Accepting the challenge
As one of the leading professional organisations for building performance in the UK, CIBSE is often invited to submit evidence to Parliament as it considers new laws to pass, scrub and amend. This is one of the most important functions that the Institution carries out, both because it makes Parliament more informed in its decisions, and because it gives building services engineers a voice at the highest level.
It can be a lengthy process, as reports and recommendations can take months or even years to produce, but last week produced a significant moment when CIBSE was cited multiple times in the long-anticipated ‘Building Better Places’ report by the House of Lords Select Committee on National Policy for the Built Environment.
So it’s a significant step to have your industry’s potential formally recognised, but is it one we’re ready for? While exciting, the implication of this report is also very challenging, engineering in the built environment is important to the health of the planet and society, so engineers have to demonstrate that they’re willing and able to make a difference. Not just to their buildings, but to society as a whole.
|Westminster has embraced the built environment to tackle climate change|
Building performance is almost a no-brainer – any client with a social conscience or even just an eye on their bottom line wants their building to be more efficient and cheaper to run, and there is growing recognition that better buildings make for happier and more productive users. And before, this might have been enough. The client is happy with their product, the engineer is satisfied with a job well done. But now, the challenge is to think ‘beyond buildings’ to the wider community.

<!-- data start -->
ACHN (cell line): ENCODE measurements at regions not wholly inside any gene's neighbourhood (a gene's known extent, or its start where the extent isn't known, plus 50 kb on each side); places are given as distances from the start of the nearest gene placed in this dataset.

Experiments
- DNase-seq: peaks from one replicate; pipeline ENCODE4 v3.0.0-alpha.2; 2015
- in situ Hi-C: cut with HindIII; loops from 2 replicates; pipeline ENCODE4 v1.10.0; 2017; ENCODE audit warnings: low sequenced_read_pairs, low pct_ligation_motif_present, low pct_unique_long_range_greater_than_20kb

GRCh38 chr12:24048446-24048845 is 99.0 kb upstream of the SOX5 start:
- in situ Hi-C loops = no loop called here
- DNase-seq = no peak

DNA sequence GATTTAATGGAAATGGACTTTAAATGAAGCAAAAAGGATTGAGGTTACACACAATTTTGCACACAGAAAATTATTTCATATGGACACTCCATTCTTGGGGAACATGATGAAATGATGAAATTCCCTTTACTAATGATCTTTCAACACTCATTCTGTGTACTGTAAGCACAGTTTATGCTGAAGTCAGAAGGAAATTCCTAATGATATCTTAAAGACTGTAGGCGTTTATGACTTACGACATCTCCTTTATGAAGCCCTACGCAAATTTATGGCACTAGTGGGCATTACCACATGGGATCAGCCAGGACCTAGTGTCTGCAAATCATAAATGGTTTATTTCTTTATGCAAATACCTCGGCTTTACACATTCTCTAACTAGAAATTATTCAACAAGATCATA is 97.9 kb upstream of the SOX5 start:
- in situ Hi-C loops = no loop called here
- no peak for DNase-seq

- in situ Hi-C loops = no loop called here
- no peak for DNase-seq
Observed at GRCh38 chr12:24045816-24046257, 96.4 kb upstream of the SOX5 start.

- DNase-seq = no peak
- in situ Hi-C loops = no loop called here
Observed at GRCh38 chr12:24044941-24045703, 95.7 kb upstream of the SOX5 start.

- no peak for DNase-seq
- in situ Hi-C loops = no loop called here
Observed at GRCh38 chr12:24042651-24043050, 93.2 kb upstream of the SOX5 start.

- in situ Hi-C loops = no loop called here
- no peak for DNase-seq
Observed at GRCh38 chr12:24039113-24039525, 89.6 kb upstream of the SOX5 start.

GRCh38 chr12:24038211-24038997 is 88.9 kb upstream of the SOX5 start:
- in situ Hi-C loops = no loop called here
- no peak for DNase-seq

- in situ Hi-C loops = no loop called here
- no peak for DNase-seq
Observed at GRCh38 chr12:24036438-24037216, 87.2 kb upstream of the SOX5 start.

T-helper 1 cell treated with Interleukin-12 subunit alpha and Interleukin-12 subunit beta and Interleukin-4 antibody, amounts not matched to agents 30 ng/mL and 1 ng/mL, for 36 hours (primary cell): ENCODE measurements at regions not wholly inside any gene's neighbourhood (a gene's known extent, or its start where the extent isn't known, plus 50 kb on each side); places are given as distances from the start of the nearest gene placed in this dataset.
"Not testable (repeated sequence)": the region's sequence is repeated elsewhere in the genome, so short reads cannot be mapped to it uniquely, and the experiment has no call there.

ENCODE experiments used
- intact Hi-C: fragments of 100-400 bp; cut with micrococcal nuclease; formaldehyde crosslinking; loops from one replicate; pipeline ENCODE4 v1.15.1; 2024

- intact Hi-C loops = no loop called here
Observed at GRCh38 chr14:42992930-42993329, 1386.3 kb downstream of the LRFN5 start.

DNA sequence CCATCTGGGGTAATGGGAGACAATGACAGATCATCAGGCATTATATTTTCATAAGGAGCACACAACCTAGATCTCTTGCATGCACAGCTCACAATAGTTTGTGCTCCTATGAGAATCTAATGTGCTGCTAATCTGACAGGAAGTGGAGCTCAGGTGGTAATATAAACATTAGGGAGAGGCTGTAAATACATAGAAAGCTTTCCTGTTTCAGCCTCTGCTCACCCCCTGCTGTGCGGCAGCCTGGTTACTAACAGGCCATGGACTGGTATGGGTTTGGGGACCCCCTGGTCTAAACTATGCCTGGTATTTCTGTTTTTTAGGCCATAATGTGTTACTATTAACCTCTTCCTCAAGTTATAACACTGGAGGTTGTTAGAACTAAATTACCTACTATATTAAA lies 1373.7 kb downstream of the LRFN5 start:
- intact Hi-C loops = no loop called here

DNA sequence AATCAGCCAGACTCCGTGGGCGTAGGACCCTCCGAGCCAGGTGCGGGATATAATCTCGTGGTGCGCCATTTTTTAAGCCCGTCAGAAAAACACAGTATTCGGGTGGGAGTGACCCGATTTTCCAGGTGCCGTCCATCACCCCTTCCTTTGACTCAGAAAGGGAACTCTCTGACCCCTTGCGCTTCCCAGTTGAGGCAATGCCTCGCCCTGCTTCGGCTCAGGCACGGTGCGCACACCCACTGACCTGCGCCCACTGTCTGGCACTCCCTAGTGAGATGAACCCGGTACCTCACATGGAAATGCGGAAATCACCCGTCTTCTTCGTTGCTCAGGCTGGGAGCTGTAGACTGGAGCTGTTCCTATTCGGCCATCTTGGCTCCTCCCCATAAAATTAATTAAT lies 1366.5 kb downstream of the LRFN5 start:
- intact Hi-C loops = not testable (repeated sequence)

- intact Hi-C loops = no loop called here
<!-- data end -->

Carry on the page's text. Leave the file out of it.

So what does that mean? Well it might be more helpful to take a systems thinking approach. Good performance doesn't stop at a specific component, a specific system or even a specific building, it extends out of the door and into all the other buildings in the community, and into the facilities that serve them. That sounds like a big job, and it is, but luckily the built environment sector is a diverse one, full of every kind of skill necessary to succeed – they just need to work together.
Realising that everything is connected in the face of climate change is a good start, and it all flows from there. It means seeing the bigger picture in every decision you make; your building might not get much benefit out of a heat network, but what if you had a word with the designers of the new housing estate next door to see if you could share one? Is there a material you could you that would enhance the outside of your building that would benefit the community too, like a living wall for example? How does your building fit in with the people around it, are there public spaces or are you just a high-performing island, disconnected from the local environment?
|2016 BPA winner Arboreal Architecture's Clapham Retrofit used reclaimed and period|
materials to fit in with the local community, with advice from English Heritage
The degree to which we can spread total building performance into local communities is limited only by our imaginations and our willingness to collaborate. Back at the level we started at, helping strategically to shape the future of the built environment is just as important as what you do in your own back yard. This very report is evidence of that fact: the recommendation to create a new Chief Advisor for the Built Environment may not have gone anywhere had it not been supported by a number of institutions, including CIBSE, presenting a united front.
The ‘Building Better Places’ report is a major opportunity. It places building services engineering on a pedestal front-and-centre, a place we've always known it deserves. The key now is to grasp the opportunity, start to live out the role in every area of your professional life, and encourage others to do the same. That way, engineers can truly become leaders in creating sustainable built environment